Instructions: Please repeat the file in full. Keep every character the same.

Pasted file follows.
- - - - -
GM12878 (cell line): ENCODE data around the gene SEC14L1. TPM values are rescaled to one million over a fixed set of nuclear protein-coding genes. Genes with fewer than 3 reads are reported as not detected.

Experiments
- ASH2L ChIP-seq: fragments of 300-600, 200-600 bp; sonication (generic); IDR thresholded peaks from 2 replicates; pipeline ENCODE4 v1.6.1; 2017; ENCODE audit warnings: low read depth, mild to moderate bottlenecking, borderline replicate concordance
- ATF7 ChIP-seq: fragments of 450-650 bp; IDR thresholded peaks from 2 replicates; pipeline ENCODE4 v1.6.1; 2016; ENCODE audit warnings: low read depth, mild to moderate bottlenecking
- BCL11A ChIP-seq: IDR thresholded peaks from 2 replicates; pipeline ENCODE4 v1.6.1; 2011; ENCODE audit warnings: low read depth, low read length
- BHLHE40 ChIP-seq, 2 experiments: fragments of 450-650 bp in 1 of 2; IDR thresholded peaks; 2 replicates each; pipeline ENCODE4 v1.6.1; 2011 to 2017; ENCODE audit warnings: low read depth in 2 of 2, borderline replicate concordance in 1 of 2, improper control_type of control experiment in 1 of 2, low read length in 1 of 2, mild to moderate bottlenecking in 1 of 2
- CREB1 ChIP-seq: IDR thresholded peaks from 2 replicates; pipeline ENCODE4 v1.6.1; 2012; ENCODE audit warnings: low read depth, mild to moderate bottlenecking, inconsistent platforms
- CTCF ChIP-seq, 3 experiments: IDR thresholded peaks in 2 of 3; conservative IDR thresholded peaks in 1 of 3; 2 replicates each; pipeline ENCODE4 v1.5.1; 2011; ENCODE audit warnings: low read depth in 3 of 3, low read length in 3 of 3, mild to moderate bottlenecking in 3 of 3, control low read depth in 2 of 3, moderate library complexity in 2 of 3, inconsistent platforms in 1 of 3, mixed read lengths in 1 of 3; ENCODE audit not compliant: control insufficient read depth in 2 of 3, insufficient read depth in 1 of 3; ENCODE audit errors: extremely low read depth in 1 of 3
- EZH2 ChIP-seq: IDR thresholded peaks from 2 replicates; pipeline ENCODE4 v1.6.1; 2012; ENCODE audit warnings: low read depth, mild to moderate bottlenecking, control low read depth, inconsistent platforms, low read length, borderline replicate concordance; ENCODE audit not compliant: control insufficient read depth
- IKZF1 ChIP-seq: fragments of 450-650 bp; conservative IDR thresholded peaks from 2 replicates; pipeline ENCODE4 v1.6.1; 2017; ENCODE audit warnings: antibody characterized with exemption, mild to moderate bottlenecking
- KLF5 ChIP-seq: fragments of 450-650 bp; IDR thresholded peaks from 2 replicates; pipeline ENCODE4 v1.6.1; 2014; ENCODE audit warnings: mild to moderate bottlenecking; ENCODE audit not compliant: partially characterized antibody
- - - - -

GM12878 (cell line): ENCODE data around the gene SEC14L1. TPM values are rescaled to one million over a fixed set of nuclear protein-coding genes. Genes with fewer than 3 reads are reported as not detected.

Experiments
- ASH2L ChIP-seq: fragments of 300-600, 200-600 bp; sonication (generic); IDR thresholded peaks from 2 replicates; pipeline ENCODE4 v1.6.1; 2017; ENCODE audit warnings: low read depth, mild to moderate bottlenecking, borderline replicate concordance
- ATF7 ChIP-seq: fragments of 450-650 bp; IDR thresholded peaks from 2 replicates; pipeline ENCODE4 v1.6.1; 2016; ENCODE audit warnings: low read depth, mild to moderate bottlenecking
- BCL11A ChIP-seq: IDR thresholded peaks from 2 replicates; pipeline ENCODE4 v1.6.1; 2011; ENCODE audit warnings: low read depth, low read length
- BHLHE40 ChIP-seq, 2 experiments: fragments of 450-650 bp in 1 of 2; IDR thresholded peaks; 2 replicates each; pipeline ENCODE4 v1.6.1; 2011 to 2017; ENCODE audit warnings: low read depth in 2 of 2, borderline replicate concordance in 1 of 2, improper control_type of control experiment in 1 of 2, low read length in 1 of 2, mild to moderate bottlenecking in 1 of 2
- CREB1 ChIP-seq: IDR thresholded peaks from 2 replicates; pipeline ENCODE4 v1.6.1; 2012; ENCODE audit warnings: low read depth, mild to moderate bottlenecking, inconsistent platforms
- CTCF ChIP-seq, 3 experiments: IDR thresholded peaks in 2 of 3; conservative IDR thresholded peaks in 1 of 3; 2 replicates each; pipeline ENCODE4 v1.5.1; 2011; ENCODE audit warnings: low read depth in 3 of 3, low read length in 3 of 3, mild to moderate bottlenecking in 3 of 3, control low read depth in 2 of 3, moderate library complexity in 2 of 3, inconsistent platforms in 1 of 3, mixed read lengths in 1 of 3; ENCODE audit not compliant: control insufficient read depth in 2 of 3, insufficient read depth in 1 of 3; ENCODE audit errors: extremely low read depth in 1 of 3
- EZH2 ChIP-seq: IDR thresholded peaks from 2 replicates; pipeline ENCODE4 v1.6.1; 2012; ENCODE audit warnings: low read depth, mild to moderate bottlenecking, control low read depth, inconsistent platforms, low read length, borderline replicate concordance; ENCODE audit not compliant: control insufficient read depth
- IKZF1 ChIP-seq: fragments of 450-650 bp; conservative IDR thresholded peaks from 2 replicates; pipeline ENCODE4 v1.6.1; 2017; ENCODE audit warnings: antibody characterized with exemption, mild to moderate bottlenecking
- KLF5 ChIP-seq: fragments of 450-650 bp; IDR thresholded peaks from 2 replicates; pipeline ENCODE4 v1.6.1; 2014; ENCODE audit warnings: mild to moderate bottlenecking; ENCODE audit not compliant: partially characterized antibody